B. The Elements of Contributory Liability under Inwood: 3. The Requirement of Actual or Constructive Knowledge: (c) Willful Blindness — (i) End User Agreements
1. End User Agreements. In a case involving a software company that had incorporated potentially infringing “clipart” images into its software programs, the company’s inclusion of an end-user licensing agreement restricting the purchaser’s use of those images precluded a finding of willful blindness. See Medic Alert Found. U.S., Inc. v. Corel Corp., 43 F.Supp.2d 933, 940 (N.D. Ill. 1999). Specifically, the fact that the agreement forbade the purchaser from using the images in ways that would infringe led the court to conclude that the company had no reason to suspect wrongdoing. See id.
The plaintiff in Medic Alert was the non-profit corporation, Medic Alert Foundation, which provided products and services to its members related to their non-apparent medical conditions for use in emergency situations. See Medic Alert, supra at 934. Such products included necklaces or bracelets and wallet cards, each of which bore the member’s individualized medical information, a telephone number for further details about the member’s condition, and the Medic Alert logo. The Medic Alert logo, which was registered along with its trademark and service mark, consisted of the words “MEDIC” and “ALERT” in all capital letters running from to bottom on either side of a caduceus (the symbol of medicine and healing depicting two snakes coiled around a staff). Id.
The defendant in Medic Alert, Corel Corporation (“Corel”), was a computer software company whose software packages included a library of “clipart” or graphic images from which a user could select and insert into a document. Id. at 934-935. Among these images, which Corel obtained by way of a licensing agreement with another company, “Techpool,” was one that resembled the Medic Alert logo. Techpool had represented to Corel that the image was licensed and did not infringe any third-party intellectual property rights. Id. Furthermore, purchasers of Corel software programs were required to enter into end-user licensing agreements that prohibited them from using “computer images related to identifiable individuals or entities in a manner which suggests their association with or endorsement of any product or service.” Id.
In apparent violation of the foregoing agreement, a health products company that had purchased the Corel software altered one of the images in question to read “Health Alert” and then used it on its mail solicitations for vitamins. See Medic Alert, supra at 935. Consequently, in addition to various trademark infringement claims against Corel, Medic Alert alleged contributory trademark infringement in connection with the alleged infringement of its logo in those mailings. Id. at 936, 939-940. It argued that upon being appraised of the alleged infringement some years prior to trial, Corel knew that Medic Alert had not licensed its images for use in its products, and should have immediately recalled all its software from distribution. (Corel had, in fact, taken measures to remove the disputed images from it software, as discussed in greater detail, infra). Notwithstanding these measures, by continuing to sell its existing inventory containing the disputed images, Medic Alert argued, Corel committed contributory trademark infringement. Corel moved for summary judgment on both the direct and indirect trademark infringement claims.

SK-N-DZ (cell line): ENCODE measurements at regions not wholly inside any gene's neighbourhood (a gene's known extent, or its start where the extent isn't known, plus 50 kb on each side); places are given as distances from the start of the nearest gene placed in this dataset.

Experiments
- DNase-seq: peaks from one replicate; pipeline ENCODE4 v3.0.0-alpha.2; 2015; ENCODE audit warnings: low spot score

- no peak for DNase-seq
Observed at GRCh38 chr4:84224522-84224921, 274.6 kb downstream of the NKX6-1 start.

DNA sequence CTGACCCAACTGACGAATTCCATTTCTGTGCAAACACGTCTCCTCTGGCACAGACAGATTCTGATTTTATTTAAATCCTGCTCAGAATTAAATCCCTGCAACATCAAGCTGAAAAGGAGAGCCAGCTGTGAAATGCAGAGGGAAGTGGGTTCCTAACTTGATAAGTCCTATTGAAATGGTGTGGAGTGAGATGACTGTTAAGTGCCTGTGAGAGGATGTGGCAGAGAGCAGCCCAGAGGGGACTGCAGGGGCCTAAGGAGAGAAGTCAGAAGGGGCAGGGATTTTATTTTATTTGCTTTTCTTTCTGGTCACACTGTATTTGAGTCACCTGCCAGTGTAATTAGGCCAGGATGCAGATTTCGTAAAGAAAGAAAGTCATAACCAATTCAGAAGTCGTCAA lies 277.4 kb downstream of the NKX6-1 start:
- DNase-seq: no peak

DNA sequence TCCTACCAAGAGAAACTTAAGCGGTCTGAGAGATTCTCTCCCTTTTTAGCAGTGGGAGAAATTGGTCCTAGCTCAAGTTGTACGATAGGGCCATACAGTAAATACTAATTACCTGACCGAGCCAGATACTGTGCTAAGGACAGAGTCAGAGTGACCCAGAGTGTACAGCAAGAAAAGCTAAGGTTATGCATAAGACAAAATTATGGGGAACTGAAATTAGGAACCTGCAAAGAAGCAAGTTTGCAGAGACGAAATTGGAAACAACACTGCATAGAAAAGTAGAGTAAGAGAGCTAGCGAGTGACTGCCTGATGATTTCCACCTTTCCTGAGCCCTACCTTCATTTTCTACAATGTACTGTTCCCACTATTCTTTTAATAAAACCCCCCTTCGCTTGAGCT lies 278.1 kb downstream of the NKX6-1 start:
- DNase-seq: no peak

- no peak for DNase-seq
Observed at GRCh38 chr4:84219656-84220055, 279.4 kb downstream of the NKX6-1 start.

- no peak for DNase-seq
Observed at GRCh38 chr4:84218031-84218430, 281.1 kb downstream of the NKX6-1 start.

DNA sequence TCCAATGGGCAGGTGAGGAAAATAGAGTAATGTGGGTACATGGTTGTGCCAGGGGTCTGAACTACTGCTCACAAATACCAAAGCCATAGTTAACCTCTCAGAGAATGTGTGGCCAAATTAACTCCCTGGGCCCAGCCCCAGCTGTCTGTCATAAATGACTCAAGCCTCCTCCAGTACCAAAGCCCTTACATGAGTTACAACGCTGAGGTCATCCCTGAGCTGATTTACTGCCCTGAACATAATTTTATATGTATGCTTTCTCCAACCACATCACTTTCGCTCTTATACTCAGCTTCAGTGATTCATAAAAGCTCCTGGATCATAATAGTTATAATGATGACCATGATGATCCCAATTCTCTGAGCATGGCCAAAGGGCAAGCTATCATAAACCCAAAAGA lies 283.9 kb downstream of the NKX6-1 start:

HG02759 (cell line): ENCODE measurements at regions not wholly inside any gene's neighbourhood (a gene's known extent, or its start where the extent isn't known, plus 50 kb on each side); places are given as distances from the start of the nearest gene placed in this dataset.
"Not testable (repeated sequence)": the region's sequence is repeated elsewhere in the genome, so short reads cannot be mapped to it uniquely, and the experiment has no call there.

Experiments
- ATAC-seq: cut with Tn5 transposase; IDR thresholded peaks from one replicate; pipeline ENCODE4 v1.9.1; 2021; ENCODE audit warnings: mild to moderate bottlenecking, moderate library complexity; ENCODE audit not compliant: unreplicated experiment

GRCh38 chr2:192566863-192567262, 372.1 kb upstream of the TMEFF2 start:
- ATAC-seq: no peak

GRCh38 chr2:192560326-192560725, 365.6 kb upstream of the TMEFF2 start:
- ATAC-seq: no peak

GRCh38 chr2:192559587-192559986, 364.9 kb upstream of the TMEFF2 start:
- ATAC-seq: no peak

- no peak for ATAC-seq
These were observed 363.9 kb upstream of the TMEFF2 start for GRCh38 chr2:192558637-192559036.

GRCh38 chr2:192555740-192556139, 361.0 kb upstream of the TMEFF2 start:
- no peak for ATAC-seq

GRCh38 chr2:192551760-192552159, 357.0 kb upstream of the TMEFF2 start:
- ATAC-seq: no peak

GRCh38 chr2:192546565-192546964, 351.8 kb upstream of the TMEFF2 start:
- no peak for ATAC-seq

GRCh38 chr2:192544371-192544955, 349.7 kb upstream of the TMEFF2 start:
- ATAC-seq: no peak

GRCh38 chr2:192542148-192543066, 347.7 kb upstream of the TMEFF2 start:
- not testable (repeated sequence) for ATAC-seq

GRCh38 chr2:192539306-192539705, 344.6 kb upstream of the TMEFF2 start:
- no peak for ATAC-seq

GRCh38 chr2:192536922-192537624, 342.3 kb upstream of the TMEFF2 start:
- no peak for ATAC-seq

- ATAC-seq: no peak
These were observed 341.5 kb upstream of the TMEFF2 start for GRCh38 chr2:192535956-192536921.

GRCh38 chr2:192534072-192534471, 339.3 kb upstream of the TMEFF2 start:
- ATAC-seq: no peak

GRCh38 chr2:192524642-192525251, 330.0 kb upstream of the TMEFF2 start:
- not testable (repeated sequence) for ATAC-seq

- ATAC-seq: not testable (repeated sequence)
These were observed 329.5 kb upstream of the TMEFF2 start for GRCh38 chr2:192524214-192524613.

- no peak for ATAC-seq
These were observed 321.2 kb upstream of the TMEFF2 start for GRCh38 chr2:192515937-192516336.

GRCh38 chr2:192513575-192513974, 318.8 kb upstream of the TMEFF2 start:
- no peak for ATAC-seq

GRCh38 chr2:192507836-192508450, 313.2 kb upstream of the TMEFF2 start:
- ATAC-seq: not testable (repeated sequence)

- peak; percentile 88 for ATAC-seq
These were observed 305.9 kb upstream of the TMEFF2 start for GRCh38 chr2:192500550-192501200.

The court granted Corel’s motion, finding the evidence insufficient as a matter of law to support a finding of contributory liability. Medic Alert, supra at 940. In reaching its decision, the court relied on both Inwood and the willful blindness standard articulated in Hard Rock Cafe, discussed infra, noting specifically that “[a]ctual knowledge … is satisfied by a finding of willful blindness, which means a person must suspect wrongdoing and deliberately fail to investigate.” Id., citing Hard Rock Café Licensing Corp. v. Concession Serv., Inc. 955 F.2d 1143, 1149 (7th Cir. 1992). Even assuming direct infringement had taken place, the court reasoned, “[i]n light of Corel’s end-user agreement, it had no reason to expect that one of its software users would violate the contract and use one of its images for commercial use, until it was provided with actual information that someone had done so.” Medic Alert, supra at 940. The court further noted that there was no evidence that Corel was ever notified of the direct infringement until it was produced in the instant lawsuit. Id. Referring again to the end-user agreement, the court found that Corel had no reason to suspect any further infringement. Id. By the time the direct infringement came to the Medic Alert’s attention, the court noted, Corel had already taken remedial measures to remove the images in question. (This aspect of the case is discussed in further detail infra.)